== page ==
Chicken or Portobello Skewers with Nobu's Teriyaki Sauce

Teriyaki was a food fixation when I was a small person. From New York to LA, the only thing I would order at restaurants was chicken teriyaki with an extra side of sauce, white rice preferred, vegetables optional. Sally is my soul sister.

After coming across Alexandra's take on Nobu's Chicken Teriyaki, I immediately pinned it and announced to Rob that I'd be bringing teriyaki into our life. Pretty sure my irrational exuberance made him nervous. Would we be eating teriyaki with every meal? Is my wife still 7? Perhaps.

Recipe Notes

  • The recipe makes about 3 - 4 skewers and is more than Rob and I can eat in one sitting. The leftovers keep pretty well in either the refrigerator or the freezer.
  • Alexandra recommends homemade chicken stock for the teriyaki. I made the sauce with both boxed and homemade stock and found the latter definitely created a richer flavor, though I could eat either version off of a boot.
  • For vegetarians, my homemade vegetable stock is plenty "meaty" and will be a fine substitute. The portobello mushroom version of this dish is delicious (pictured bottom left).


Jalapeños at Milliken Family Farms - Santa Monica Farmers Market


Nobu's Teriyaki Sauce (Adapted from Alexandra Cooks)

  • 1 cup homemade chicken stock or homemade vegetable stock for vegetarians (see "Recipe" notes above)
  • 1/4 cup sugar Note: The original recipe calls for 1/3 cup but I found 1/4 to be plenty sweet.
  • 1/3 cup soy sauce
  • 2 tbsp mirin
  • 2 tbsp sake
  • Handful of chopped scallions or green onions.
  • Optional: 1/2 tsp Aleppo pepper Note: This adds a touch of warmth to the teriyaki.


  • 3 garlic cloves, crushed and skin removed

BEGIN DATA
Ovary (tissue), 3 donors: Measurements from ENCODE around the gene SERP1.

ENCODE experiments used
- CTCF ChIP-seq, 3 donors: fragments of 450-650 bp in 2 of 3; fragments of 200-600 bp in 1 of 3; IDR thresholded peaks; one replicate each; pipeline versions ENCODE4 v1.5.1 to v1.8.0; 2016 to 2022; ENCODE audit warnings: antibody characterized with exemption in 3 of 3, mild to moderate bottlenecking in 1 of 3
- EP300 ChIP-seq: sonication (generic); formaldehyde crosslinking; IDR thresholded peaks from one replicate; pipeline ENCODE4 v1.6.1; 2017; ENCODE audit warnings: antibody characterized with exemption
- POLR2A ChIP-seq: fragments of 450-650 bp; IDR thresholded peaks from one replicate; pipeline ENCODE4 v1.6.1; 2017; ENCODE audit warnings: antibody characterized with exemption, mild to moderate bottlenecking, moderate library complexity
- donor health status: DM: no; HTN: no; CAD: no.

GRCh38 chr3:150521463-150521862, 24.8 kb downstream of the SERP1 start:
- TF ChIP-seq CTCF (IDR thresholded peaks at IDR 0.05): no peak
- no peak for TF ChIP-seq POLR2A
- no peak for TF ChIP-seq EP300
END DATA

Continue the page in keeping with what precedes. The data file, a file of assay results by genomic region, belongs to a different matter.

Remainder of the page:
• 1 tbsp minced fresh ginger
  • 2 tbsp olive oil
  • 2 tbsp soy
  • 2 tsp sake
  • 2 tsp mirin
  • 1/4 chopped scallion greens
  • 1 tsp flake-style salt
  • Several cranks of fresh pepper


  • 1 1/2 lbs boneless skinless chicken breasts Note: I find there are scraps that don't work for the skewers but can be cooked separately, that's why I suggest 1 1/2 lbs as opposed to 1 - 1 1/4 lbs.
  • Vegetarian Option: 2 large portobello mushroom caps in lieu of the chicken, wiped off with a damp towel. You will not marinate these for the full time.
  • 2 large bell peppers
  • 4 large jalapenos
  • 1 large onion


  • Long-grain white rice or rice of choice


Nobu's Teriyaki Sauce (This can be made a day ahead.)

  • Combine all of the ingredients minus the scallions in a non-reactive saucepan and bring to a boil, whisking to combine.
  • Reduce the temperature so that the liquid is still bubbling but not at a rolling boil, then simmer until it's syrupy and coats a spoon (about 30 minutes give or take).
  • 10-15 minutes before the sauce is finished, add the scallions.
  • When the sauce is thickened, scoop out the scallions and discard, cool, then transfer to an airtight container and refrigerate if making the day before. Sauce can also be frozen.